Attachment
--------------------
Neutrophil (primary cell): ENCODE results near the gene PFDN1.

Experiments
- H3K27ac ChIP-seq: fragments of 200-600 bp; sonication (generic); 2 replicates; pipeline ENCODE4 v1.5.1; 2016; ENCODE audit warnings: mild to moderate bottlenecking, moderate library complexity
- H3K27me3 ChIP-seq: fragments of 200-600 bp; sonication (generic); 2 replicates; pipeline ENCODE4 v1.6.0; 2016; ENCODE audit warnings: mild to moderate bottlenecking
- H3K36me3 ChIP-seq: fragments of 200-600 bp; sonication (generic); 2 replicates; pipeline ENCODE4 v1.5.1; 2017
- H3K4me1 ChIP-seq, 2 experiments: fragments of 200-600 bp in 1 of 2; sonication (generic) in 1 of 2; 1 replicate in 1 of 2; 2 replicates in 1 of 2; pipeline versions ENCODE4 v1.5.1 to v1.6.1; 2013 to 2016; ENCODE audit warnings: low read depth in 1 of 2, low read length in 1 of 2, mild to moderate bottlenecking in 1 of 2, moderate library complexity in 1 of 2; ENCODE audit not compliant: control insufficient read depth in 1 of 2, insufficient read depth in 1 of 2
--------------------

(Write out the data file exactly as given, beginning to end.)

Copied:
Neutrophil (primary cell): ENCODE results near the gene PFDN1.

Experiments
- H3K27ac ChIP-seq: fragments of 200-600 bp; sonication (generic); 2 replicates; pipeline ENCODE4 v1.5.1; 2016; ENCODE audit warnings: mild to moderate bottlenecking, moderate library complexity
- H3K27me3 ChIP-seq: fragments of 200-600 bp; sonication (generic); 2 replicates; pipeline ENCODE4 v1.6.0; 2016; ENCODE audit warnings: mild to moderate bottlenecking
- H3K36me3 ChIP-seq: fragments of 200-600 bp; sonication (generic); 2 replicates; pipeline ENCODE4 v1.5.1; 2017
- H3K4me1 ChIP-seq, 2 experiments: fragments of 200-600 bp in 1 of 2; sonication (generic) in 1 of 2; 1 replicate in 1 of 2; 2 replicates in 1 of 2; pipeline versions ENCODE4 v1.5.1 to v1.6.1; 2013 to 2016; ENCODE audit warnings: low read depth in 1 of 2, low read length in 1 of 2, mild to moderate bottlenecking in 1 of 2, moderate library complexity in 1 of 2; ENCODE audit not compliant: control insufficient read depth in 1 of 2, insufficient read depth in 1 of 2